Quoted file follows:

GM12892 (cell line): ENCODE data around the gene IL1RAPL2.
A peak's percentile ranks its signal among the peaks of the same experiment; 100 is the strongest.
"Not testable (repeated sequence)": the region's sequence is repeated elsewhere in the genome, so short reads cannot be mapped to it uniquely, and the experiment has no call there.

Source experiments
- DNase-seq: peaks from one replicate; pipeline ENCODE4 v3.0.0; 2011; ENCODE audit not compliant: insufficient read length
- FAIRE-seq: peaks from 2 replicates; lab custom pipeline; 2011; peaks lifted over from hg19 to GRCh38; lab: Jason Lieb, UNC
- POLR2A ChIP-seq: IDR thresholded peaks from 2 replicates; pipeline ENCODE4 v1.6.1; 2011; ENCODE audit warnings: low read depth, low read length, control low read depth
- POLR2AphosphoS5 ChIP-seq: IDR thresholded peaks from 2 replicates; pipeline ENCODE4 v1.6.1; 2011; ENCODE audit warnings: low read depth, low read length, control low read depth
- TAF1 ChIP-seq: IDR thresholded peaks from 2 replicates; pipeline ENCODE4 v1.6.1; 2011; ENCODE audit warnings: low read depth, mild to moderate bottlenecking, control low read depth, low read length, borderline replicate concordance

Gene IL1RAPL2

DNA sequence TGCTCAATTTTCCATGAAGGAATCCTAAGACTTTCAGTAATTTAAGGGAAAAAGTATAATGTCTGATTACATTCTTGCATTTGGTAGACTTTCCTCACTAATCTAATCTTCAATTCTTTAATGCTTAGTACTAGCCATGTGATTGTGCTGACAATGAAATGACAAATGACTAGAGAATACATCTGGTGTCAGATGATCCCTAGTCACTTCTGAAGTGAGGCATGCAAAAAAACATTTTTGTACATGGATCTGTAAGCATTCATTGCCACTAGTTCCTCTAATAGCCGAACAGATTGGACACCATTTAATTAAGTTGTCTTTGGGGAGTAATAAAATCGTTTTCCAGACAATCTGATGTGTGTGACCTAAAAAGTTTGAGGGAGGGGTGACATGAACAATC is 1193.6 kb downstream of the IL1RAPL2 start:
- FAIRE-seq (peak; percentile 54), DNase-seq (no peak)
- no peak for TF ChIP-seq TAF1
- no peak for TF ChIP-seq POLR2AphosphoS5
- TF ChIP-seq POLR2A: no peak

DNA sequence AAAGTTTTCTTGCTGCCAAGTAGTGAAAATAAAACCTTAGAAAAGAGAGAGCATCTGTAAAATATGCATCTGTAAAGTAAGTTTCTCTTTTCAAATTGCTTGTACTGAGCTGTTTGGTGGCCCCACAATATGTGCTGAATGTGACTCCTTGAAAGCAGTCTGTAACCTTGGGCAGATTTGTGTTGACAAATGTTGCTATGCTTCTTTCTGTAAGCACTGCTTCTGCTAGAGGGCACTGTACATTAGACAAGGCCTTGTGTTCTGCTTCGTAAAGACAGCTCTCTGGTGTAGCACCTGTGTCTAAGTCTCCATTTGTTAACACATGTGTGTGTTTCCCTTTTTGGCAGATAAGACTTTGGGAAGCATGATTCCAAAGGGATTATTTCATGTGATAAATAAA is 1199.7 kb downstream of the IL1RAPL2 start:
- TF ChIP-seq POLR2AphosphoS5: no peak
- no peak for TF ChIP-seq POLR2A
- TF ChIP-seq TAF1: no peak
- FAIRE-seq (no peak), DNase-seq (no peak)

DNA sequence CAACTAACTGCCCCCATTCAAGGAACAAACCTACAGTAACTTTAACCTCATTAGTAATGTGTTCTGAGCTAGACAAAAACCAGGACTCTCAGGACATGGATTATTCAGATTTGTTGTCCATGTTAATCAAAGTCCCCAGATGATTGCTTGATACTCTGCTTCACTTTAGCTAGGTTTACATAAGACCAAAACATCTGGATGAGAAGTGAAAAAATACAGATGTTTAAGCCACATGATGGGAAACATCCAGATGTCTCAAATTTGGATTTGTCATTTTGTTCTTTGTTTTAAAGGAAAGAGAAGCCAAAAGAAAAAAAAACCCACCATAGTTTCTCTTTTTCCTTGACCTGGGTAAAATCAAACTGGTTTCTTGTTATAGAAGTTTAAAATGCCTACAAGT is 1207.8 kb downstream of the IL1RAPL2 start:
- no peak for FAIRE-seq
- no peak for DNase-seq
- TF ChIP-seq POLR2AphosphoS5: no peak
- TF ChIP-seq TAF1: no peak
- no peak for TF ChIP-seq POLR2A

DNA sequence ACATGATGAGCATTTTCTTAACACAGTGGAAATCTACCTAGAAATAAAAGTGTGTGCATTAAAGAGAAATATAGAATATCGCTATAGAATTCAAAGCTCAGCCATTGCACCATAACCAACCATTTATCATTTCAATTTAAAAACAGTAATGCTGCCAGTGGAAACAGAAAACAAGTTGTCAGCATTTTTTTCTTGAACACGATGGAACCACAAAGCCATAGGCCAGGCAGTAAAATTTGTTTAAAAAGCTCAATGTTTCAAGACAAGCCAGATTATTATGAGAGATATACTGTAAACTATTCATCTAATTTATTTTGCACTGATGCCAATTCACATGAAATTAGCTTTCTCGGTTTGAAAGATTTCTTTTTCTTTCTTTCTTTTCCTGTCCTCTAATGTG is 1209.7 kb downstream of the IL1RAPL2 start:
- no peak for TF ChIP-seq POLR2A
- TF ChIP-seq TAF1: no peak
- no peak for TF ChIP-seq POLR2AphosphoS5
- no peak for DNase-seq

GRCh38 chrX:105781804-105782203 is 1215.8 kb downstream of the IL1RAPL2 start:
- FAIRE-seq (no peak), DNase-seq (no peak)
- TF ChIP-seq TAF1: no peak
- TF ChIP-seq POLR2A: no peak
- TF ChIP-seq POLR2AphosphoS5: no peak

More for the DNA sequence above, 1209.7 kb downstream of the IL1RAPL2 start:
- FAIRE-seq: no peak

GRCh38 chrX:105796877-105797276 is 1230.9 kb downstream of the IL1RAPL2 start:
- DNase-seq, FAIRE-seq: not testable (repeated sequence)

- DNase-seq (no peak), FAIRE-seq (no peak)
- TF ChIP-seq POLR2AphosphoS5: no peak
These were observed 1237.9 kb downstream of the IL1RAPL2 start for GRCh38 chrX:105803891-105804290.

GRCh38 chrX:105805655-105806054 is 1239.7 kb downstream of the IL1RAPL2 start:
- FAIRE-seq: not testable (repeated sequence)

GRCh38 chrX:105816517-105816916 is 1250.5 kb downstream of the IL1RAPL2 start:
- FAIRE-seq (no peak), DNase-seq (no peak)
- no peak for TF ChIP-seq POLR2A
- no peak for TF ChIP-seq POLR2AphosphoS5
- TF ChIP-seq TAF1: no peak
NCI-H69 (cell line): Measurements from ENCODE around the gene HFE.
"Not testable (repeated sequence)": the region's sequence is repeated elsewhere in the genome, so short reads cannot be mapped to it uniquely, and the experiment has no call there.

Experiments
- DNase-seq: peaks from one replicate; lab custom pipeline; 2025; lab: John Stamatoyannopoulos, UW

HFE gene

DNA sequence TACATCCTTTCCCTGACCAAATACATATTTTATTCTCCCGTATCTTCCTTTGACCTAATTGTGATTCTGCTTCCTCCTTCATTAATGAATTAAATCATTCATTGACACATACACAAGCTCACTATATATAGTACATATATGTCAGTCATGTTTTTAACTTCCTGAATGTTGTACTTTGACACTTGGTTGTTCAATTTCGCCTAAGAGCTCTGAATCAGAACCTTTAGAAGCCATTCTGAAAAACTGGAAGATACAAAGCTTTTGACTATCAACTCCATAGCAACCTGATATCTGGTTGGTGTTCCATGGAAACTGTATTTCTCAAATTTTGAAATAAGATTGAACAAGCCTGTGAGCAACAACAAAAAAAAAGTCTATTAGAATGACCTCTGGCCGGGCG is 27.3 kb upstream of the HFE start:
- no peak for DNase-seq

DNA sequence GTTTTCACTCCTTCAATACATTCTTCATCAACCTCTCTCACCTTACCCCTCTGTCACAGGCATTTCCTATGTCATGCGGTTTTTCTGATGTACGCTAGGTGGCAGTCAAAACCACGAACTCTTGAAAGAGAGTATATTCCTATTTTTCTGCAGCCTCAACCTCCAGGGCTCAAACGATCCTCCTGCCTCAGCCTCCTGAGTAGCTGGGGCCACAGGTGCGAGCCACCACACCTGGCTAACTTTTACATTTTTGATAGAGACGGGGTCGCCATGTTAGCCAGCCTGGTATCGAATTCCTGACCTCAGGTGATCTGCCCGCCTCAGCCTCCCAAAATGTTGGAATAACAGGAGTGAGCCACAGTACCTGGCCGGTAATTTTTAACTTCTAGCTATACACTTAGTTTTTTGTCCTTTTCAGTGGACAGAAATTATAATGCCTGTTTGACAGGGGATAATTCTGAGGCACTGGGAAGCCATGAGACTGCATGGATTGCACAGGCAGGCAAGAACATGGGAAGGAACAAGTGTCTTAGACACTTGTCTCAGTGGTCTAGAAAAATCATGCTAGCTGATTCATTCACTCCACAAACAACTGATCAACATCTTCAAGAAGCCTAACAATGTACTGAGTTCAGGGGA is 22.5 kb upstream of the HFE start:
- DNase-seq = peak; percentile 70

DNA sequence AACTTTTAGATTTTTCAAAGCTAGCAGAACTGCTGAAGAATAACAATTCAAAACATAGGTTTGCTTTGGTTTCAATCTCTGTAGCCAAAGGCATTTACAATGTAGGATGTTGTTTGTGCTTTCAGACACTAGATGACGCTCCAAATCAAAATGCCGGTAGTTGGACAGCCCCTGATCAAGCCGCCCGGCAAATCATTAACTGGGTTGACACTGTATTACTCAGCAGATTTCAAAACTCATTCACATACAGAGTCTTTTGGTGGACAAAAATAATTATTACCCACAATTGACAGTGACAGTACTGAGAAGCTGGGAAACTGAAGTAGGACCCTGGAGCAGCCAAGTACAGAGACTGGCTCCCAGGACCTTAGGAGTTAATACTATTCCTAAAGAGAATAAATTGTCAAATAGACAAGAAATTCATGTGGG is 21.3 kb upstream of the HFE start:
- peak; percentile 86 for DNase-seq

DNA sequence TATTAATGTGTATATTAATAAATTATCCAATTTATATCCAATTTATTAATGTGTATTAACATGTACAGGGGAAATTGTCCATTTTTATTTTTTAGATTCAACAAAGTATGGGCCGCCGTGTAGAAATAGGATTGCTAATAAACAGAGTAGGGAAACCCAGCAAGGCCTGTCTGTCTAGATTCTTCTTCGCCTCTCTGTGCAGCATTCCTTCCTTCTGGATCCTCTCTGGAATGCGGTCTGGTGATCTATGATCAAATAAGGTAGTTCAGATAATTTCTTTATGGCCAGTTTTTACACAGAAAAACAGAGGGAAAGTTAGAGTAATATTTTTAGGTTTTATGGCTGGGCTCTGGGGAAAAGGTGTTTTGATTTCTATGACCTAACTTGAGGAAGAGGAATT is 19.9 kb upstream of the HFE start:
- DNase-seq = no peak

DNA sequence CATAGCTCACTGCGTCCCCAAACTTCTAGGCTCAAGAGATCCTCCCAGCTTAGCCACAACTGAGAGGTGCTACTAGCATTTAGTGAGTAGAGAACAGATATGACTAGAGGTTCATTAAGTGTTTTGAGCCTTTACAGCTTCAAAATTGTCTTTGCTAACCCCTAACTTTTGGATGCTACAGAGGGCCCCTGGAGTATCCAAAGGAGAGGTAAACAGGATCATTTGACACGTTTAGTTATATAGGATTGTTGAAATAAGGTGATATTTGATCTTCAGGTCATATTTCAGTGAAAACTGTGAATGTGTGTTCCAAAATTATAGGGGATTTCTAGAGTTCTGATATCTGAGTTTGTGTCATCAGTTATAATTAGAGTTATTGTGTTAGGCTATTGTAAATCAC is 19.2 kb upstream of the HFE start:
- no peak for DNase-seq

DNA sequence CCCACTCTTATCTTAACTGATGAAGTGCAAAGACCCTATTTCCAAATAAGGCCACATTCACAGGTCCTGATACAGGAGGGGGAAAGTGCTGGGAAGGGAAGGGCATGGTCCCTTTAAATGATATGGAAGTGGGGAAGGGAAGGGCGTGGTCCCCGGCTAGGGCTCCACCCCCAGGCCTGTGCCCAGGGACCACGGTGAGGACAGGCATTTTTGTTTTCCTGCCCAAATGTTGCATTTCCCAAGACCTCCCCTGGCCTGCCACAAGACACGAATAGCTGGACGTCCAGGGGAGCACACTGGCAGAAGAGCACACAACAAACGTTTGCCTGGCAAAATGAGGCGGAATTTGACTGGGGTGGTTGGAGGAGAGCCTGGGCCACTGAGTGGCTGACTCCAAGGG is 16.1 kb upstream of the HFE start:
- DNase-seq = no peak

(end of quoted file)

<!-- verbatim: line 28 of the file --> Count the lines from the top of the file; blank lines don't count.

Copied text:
- no peak for TF ChIP-seq POLR2A